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P533 Ustekinumab therapeutic drug monitoring in Crohn’s disease patients with loss of response

V. Heron*1,2, T. Bessissow1, A. Bitton1, P. Lakatos1, E. Seidman1, A. Jain3, R. Battat1,4, P. Germain1, C. Lemieux1, W. Afif1

1McGill University Health Centre, Department of Gastroenterology, Montreal, Canada, 2Mayo Clinic, Division of Gastroenterology and Hepatology, Rochester, USA, 3Prometheus Laboratories Inc., San Diego, USA, 4University of California San Diego, Division of Gastroenterology, La Jolla, USA

Background

Crohn’s disease (CD) patients on ustekinumab (UST) may experience a partial or secondary loss of response (LOR). The aim of the study was to assess the role of UST therapeutic drug monitoring (TDM) in patients with a LOR.

Methods

In this prospective study, trough UST TDM was performed in CD patients experiencing either a partial response or a secondary LOR to UST based on clinical (HBI ≥5) and/or objective inflammation (CRP ≥5 or FCP ≥250 or SES-CD >2). Patients were treated at the discretion of the physician prior to the UST TDM results becoming available. Patients were reassessed for complete remission (HBI <5, CRP <5 and FCP < 250) or for response (HBI decrease by >3 points and a 50% decrease in CRP, FCP). UST drug and antibody concentrations were assessed using a liquid phase assay (Prometheus Laboratories Inc.).

Results

38 instances of clinical LOR were identified in 35 patients. The median age at LOR was 39 years (range 18–72), 57% were male and 91% were biologic experienced. The median follow-up visit occurred at 3.8 months (IQR 3.1–4.4 months). Treatment interventions and outcomes are listed in Table 1. When UST was dose escalated with q 4 week dosing or re-induction, patients with active inflammation achieved complete remission and response in 38% and 31%, respectively. When baseline TDM was available (n = 35), the mean UST concentration was significantly lower in patients with active biochemical or endoscopic inflammation (n = 31) compared with patients with no objective inflammation (n = 4): 5.21 vs. 18.74 μg/ml, p < 0.0001. In the 27 patients with active inflammation in whom UST treatment was continued (29 instances), the mean baseline UST concentration was higher in patients who achieved complete remission (n = 10), compared with those who did not (n = 19): 7.61 vs. 4.01 μg/ml, p = 0.01. The mean baseline FCP was significantly lower in patients who achieved complete remission, compared with patients who did not (414 vs. 993 μg/g, p = 0.03). The mean post treatment UST drug concentration was significantly higher in patients who achieved complete remission (n = 8), compared with those who did not achieve complete remission (n = 14): 13.04 vs. 8.57 μg/g, p = 0.03.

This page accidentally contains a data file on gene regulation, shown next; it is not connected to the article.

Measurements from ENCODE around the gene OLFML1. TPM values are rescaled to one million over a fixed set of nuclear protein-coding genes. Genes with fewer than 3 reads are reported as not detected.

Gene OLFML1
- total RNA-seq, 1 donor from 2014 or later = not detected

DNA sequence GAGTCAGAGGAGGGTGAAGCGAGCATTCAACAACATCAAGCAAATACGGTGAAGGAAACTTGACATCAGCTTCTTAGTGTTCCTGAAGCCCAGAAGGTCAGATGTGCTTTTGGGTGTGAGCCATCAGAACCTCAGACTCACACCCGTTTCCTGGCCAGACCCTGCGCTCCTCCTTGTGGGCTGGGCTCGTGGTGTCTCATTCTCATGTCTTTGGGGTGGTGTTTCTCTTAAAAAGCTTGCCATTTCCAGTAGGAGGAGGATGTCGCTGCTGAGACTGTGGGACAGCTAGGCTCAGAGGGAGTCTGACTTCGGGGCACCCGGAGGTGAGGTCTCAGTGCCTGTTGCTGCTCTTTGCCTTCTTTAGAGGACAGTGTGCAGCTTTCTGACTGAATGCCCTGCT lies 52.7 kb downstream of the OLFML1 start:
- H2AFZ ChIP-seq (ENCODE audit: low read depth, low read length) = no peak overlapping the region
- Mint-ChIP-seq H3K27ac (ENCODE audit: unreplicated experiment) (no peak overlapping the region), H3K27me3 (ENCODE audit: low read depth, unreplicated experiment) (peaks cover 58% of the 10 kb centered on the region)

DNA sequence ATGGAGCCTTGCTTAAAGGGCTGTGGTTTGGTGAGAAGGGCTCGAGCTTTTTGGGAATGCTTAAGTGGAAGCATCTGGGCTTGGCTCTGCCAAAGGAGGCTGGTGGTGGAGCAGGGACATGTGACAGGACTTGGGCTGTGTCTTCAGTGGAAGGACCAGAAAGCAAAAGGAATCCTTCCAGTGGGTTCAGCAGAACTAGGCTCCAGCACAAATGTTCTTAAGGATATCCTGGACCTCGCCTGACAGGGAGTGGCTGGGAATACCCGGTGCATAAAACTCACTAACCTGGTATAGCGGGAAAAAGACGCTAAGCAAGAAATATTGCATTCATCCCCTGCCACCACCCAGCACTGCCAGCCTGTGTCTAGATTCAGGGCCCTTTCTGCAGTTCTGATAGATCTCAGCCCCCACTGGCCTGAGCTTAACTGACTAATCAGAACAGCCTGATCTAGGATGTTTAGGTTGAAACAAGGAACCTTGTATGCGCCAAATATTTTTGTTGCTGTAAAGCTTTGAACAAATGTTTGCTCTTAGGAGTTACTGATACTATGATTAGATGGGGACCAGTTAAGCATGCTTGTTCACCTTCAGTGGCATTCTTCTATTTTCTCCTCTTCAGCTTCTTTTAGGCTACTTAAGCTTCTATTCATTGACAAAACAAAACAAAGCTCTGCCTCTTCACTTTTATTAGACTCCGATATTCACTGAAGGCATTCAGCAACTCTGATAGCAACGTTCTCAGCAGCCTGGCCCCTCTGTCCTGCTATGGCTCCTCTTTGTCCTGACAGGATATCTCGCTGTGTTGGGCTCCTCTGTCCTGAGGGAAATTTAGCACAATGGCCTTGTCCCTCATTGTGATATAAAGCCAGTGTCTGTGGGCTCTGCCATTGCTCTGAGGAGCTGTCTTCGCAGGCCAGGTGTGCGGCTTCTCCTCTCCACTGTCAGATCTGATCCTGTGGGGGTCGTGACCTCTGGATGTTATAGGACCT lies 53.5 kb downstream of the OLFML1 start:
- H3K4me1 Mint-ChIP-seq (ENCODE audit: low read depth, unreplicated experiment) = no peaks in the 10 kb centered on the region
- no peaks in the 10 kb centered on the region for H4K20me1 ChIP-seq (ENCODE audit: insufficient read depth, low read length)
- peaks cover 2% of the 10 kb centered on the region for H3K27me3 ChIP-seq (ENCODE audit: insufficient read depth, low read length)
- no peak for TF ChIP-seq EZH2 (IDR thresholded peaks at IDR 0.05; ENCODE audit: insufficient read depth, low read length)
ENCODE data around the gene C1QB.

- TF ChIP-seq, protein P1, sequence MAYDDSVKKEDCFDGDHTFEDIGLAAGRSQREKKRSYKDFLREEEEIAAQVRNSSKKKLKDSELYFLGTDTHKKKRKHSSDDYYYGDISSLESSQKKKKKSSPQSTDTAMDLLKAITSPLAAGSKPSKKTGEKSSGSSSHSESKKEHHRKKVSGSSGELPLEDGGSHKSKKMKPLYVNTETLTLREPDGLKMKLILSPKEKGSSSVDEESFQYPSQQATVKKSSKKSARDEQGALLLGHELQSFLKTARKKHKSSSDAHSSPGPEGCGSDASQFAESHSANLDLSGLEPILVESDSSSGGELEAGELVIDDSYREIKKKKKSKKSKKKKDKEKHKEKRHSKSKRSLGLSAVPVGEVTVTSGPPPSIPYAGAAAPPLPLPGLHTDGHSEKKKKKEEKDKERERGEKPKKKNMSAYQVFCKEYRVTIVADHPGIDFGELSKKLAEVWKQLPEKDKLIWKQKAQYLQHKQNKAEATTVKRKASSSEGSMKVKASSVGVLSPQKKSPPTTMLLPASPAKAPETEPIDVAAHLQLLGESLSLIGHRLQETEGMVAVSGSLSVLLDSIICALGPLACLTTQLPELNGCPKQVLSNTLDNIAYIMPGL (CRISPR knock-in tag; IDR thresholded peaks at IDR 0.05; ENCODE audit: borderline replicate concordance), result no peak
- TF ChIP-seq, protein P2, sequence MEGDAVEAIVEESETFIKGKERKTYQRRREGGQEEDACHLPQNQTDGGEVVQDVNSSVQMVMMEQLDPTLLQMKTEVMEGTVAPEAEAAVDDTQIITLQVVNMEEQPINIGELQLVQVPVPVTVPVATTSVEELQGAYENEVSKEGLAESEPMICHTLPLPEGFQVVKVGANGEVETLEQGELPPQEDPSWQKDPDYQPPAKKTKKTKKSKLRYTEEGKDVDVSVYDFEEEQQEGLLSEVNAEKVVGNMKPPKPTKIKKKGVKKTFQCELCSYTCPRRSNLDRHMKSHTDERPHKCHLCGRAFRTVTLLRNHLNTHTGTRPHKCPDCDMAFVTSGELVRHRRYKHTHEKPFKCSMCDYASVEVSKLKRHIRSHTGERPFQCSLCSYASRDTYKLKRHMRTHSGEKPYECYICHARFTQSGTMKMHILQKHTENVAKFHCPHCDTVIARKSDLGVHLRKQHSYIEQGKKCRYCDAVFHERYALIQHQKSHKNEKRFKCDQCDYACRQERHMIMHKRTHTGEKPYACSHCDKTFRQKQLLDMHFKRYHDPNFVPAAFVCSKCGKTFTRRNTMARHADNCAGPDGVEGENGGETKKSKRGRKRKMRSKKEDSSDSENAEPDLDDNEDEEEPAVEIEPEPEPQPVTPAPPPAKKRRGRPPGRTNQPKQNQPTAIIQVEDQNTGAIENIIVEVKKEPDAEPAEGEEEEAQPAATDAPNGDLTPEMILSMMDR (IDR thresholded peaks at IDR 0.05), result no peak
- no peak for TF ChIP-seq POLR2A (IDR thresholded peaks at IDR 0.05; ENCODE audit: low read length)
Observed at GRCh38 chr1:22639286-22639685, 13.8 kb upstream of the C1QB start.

Treatment: n (%)Complete remission n (%)Response n (%)No response n (%)
No change: 4 (11)3 (75)1 (25)0 (0)
Q8 to Q4 weeks: 22 (58)10 (45)7 (31)5 (23)
IV/SQ re-induction: 7 (18)1 (14)2 (29)4 (57)
Immunosuppression added: 3 (8)0 (0)1 (33)2 (67)
Changed out of class: 2 (5)0 (0)1 (50)1 (50)

Treatment intervention and outcomes.

Conclusion

Overall, ustekinumab dose escalation or reinduction in CD patients with a LOR resulted in complete remission or response in 69% of patients. Baseline higher drug concentrations and low FCP were associated with significantly increased rates of complete remission. Higher post-treatment drug concentrations were significantly associated with increased rates of complete remission.